ROOFING CONTRACTOR: This Is What Professionals Do

There is Duro-Last as being over protective with regards to your home and your finances. There are numerous roofing contractors out there that are willing to bend the rules to simplify things for themselves, leading to problems for you and your roof. Even honest contractors make mistakes every occasionally. That’s why it is critical to know these 4 simple methods to protect yourself whenever choosing a roofing contractor.

Workers Compensation
Problem: You hire a roofing contractor to fix a leak on your own roof. One of their employees decides not to use proper safety procedures and falls, breaking his leg. The employee holds you responsible to cover his medical expenses, because he was hurt on your property.

Solution: Roofers Compensation is really a type of insurance covering roofing injuries. If a roofing contractor has workers compensation, any injured employees are entitled to recover expenses for hospital bills and being unemployed. Be sure that your roofing contractor has workers compensation so that you are saved the difficulty and expenses of paying those bills yourself.

Liability Insurance
Problem: Your roofing contractor leaves your roof uncovered after removing your shingles. That night there’s an unexpected storm. Water seeps into your house and damages your sheet rock, carpet and some nice furniture. Your roofing contractor has liability insurance, but you can find exclusions preventing coverage of the inside of your building. You end up paying to fix the damages yourself.

Solution: If damage occurs to your home or building that is the fault of a roofing contractor, you want to be sure they have good liability insurance. This will cover anything from broken windows to damaged interiors as mentioned in the problem above. Some contractors have liability insurance, but their insurance provider offers so many exclusions that it’s almost like there is no coverage at all. Search for coverage that doesn’t exclude water damage and mold resulting from leaving a roof open.

Business License
Problem: You hire a new roofing company to work on your roof. A few months later you notice a leak. You make an effort to contact the company, but can’t find their information. You try to look them up by their business license and you also find that there is never a business license issued for that company. You are forced to cover the repairs yourself.

Solution: Check in advance that your roofing contractor has a business license. If they don’t have a license, it may be a sign that they don’t know what they are doing. The business could easily disappear or walk out business.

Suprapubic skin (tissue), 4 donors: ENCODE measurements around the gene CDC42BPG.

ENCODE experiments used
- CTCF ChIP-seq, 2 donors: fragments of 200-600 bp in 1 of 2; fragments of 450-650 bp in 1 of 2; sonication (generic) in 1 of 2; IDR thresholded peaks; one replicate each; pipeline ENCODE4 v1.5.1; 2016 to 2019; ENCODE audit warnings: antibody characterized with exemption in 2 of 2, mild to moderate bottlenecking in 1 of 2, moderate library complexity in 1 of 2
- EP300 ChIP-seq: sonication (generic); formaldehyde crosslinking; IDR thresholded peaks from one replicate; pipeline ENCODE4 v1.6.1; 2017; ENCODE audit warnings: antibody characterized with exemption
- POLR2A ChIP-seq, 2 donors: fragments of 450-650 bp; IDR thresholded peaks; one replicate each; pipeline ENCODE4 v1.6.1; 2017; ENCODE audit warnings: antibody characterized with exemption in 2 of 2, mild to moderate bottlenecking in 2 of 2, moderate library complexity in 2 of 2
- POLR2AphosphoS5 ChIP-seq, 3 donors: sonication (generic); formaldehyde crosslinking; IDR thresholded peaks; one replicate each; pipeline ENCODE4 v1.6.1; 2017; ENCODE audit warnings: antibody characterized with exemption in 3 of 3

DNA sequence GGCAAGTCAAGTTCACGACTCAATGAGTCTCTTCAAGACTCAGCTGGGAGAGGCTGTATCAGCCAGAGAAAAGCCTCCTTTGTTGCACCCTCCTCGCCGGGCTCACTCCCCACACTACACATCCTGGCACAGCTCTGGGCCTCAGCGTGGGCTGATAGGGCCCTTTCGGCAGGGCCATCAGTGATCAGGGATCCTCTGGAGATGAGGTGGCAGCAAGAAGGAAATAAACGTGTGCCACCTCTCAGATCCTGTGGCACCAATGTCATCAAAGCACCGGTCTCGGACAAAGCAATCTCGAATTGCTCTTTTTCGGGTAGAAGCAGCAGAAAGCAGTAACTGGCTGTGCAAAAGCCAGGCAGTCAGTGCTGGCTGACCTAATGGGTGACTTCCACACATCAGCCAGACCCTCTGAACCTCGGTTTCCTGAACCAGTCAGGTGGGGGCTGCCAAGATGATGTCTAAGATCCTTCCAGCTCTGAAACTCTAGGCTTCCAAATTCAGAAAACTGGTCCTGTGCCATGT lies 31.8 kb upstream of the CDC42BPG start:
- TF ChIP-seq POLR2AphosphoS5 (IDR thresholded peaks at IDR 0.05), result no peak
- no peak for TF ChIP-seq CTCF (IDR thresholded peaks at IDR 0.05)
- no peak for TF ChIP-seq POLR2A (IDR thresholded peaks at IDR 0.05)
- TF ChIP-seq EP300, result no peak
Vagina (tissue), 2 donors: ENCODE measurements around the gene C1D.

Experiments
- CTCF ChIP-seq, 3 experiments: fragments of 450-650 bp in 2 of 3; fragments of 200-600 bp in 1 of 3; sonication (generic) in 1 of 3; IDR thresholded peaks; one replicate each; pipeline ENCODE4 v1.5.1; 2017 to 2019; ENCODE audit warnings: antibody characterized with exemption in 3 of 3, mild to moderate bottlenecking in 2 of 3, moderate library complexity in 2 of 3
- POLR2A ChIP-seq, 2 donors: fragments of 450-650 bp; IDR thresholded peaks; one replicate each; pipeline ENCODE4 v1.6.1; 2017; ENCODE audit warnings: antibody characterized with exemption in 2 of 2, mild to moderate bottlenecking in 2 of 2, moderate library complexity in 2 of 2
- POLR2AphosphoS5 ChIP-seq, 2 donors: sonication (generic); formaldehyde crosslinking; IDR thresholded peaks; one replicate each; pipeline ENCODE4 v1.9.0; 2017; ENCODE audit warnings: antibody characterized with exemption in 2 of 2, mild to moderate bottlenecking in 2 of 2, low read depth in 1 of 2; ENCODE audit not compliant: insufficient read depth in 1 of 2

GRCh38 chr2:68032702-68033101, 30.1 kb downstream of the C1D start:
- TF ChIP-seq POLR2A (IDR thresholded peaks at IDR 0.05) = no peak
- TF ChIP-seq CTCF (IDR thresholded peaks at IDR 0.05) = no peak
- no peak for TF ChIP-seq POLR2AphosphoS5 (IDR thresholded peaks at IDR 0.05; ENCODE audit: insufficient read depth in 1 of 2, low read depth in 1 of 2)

In the state of Utah, your roofing company must have a shingle license and an over-all roofing license to set up a pitched roof. A set roof installation only takes a general roofing license.

An over-all contractor is legally able to install a roof with out a roofing license should they have a general contractor license. However, there have been many cases of general contractors branching out and installing roofs themselves if they lack the proper training. This causes problems for building owners together with home owners. It is perfect for a general contractor to possess a roofing license as well as their general contractors license.

In Utah, the quantity for an over-all roofing licence is S280. The general contractors license is B100.

If your roofing contractor is in the center of working on your roof and you also find that they have given fraudulent business license information, (in Utah) you have the choice to terminate their service immediately. You are not necessary to pay anything to the contractor because they were operating illegally. You can then find a qualified contractor to fix your roof and finish the work.

Lien Waiver
Problem: Your roof has been completed and you also pay the contractor. However, a few weeks later, the contractor’s supplier contacts you requesting a payment for the materials installed on your roof. You discover that your contractor did not pay his supplier and that you are now in charge of that payment. This has happened and can happen to you.

Solution: Be sure you request a lien waiver when the job is completed and before you pay. A lien waiver simply states that when the contractor fails to make his payments to a supplier or employees, you aren’t responsible to cover them. It really is ultimately in place to safeguard the home or building owner from paying twice. If you have the lien waiver before you pay, it really is conditional upon your payment. However, once your payment has cleared, the lien waver becomes unconditional without any additional paperwork.

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